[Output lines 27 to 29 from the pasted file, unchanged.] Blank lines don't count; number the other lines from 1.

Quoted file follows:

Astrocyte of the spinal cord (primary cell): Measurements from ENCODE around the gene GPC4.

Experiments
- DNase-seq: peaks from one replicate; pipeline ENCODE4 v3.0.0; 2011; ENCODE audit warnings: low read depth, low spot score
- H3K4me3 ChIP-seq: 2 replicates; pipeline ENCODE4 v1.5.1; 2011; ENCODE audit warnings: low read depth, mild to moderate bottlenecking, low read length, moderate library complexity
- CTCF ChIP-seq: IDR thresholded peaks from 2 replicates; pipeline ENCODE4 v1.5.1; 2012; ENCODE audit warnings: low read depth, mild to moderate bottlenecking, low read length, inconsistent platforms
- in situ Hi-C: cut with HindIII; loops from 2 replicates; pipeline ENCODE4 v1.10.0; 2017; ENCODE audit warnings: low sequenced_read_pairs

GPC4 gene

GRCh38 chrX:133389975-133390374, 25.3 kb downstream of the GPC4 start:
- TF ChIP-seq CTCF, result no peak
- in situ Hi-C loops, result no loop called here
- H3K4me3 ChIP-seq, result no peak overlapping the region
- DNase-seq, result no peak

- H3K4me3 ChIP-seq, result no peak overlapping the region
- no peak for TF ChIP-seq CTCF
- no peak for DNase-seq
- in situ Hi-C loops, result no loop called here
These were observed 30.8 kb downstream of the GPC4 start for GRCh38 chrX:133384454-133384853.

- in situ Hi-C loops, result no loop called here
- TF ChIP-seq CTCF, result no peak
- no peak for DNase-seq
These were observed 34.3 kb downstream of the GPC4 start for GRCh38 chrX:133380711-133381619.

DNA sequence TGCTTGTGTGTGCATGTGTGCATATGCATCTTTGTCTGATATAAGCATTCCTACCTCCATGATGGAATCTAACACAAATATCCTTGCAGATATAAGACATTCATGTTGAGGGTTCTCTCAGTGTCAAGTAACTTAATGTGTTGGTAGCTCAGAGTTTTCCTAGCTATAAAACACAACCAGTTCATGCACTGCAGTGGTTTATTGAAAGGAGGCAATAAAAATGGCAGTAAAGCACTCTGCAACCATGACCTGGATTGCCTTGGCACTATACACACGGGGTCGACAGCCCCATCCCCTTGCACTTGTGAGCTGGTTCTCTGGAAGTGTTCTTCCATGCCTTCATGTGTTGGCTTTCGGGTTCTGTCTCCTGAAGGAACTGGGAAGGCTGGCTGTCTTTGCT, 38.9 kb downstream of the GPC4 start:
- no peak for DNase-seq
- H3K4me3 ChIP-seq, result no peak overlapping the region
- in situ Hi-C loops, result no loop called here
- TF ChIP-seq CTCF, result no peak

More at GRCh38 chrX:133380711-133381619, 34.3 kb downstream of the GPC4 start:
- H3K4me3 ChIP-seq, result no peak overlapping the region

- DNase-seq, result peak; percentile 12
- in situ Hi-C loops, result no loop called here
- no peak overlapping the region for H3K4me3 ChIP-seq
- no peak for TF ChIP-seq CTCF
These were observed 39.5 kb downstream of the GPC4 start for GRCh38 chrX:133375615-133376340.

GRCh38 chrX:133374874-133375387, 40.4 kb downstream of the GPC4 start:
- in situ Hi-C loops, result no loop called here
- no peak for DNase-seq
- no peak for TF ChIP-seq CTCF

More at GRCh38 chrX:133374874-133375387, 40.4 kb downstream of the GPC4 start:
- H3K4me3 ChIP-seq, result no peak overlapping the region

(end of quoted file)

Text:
More at GRCh38 chrX:133380711-133381619, 34.3 kb downstream of the GPC4 start:
- H3K4me3 ChIP-seq, result no peak overlapping the region

- DNase-seq, result peak; percentile 12